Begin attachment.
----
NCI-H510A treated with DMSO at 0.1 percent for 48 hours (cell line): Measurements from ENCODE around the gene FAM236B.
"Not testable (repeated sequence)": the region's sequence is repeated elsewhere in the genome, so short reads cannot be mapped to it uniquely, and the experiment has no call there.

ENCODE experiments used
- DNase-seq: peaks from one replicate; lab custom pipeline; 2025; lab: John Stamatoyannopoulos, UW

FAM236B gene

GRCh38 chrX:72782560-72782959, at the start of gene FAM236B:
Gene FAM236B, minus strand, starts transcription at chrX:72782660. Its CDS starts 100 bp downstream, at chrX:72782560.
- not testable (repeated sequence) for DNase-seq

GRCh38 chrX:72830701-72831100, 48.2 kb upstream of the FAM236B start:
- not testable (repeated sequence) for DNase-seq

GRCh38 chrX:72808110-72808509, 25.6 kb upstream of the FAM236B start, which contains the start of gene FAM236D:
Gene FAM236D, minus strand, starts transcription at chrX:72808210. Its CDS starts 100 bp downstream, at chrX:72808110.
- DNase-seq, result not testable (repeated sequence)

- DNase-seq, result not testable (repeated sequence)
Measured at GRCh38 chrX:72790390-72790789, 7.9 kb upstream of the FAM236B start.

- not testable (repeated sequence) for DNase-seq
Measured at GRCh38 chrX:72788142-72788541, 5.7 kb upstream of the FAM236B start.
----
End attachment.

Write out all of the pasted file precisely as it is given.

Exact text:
NCI-H510A treated with DMSO at 0.1 percent for 48 hours (cell line): Measurements from ENCODE around the gene FAM236B.
"Not testable (repeated sequence)": the region's sequence is repeated elsewhere in the genome, so short reads cannot be mapped to it uniquely, and the experiment has no call there.

ENCODE experiments used
- DNase-seq: peaks from one replicate; lab custom pipeline; 2025; lab: John Stamatoyannopoulos, UW

FAM236B gene

GRCh38 chrX:72782560-72782959, at the start of gene FAM236B:
Gene FAM236B, minus strand, starts transcription at chrX:72782660. Its CDS starts 100 bp downstream, at chrX:72782560.
- not testable (repeated sequence) for DNase-seq

GRCh38 chrX:72830701-72831100, 48.2 kb upstream of the FAM236B start:
- not testable (repeated sequence) for DNase-seq

GRCh38 chrX:72808110-72808509, 25.6 kb upstream of the FAM236B start, which contains the start of gene FAM236D:
Gene FAM236D, minus strand, starts transcription at chrX:72808210. Its CDS starts 100 bp downstream, at chrX:72808110.
- DNase-seq, result not testable (repeated sequence)

- DNase-seq, result not testable (repeated sequence)
Measured at GRCh38 chrX:72790390-72790789, 7.9 kb upstream of the FAM236B start.

- not testable (repeated sequence) for DNase-seq
Measured at GRCh38 chrX:72788142-72788541, 5.7 kb upstream of the FAM236B start.